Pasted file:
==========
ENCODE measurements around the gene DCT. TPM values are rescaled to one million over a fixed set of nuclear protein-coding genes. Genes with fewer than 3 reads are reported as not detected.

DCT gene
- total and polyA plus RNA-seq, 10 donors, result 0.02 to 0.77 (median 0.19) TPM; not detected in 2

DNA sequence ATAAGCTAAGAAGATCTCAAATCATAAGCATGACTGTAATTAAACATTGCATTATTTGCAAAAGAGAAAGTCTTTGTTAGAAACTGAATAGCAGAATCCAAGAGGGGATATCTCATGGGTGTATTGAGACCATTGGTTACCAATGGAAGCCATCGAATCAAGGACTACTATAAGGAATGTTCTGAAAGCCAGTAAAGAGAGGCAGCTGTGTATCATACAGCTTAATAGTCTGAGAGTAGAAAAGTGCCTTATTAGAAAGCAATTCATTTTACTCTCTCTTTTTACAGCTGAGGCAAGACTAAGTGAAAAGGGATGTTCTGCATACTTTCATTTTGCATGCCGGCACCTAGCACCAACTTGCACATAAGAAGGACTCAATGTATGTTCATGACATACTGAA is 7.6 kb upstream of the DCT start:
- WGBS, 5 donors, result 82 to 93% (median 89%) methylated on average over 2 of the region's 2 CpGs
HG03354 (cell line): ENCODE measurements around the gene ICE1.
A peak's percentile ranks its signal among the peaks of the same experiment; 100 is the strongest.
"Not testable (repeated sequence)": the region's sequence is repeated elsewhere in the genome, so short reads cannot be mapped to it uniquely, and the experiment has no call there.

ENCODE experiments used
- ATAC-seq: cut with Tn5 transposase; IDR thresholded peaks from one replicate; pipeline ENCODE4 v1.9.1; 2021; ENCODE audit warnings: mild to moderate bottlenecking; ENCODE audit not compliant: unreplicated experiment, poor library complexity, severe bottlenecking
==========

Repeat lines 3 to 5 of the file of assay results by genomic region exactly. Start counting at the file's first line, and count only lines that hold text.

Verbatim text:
- total and polyA plus RNA-seq, 10 donors, result 0.02 to 0.77 (median 0.19) TPM; not detected in 2

DNA sequence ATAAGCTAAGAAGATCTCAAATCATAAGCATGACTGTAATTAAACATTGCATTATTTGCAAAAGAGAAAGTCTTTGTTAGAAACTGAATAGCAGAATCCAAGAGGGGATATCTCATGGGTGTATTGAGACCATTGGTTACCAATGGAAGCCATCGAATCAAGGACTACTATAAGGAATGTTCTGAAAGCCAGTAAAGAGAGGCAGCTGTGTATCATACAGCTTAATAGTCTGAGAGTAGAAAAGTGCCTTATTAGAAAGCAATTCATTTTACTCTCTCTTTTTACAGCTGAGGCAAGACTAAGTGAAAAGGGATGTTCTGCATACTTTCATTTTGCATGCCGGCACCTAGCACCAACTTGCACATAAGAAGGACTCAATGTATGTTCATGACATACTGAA is 7.6 kb upstream of the DCT start:
- WGBS, 5 donors, result 82 to 93% (median 89%) methylated on average over 2 of the region's 2 CpGs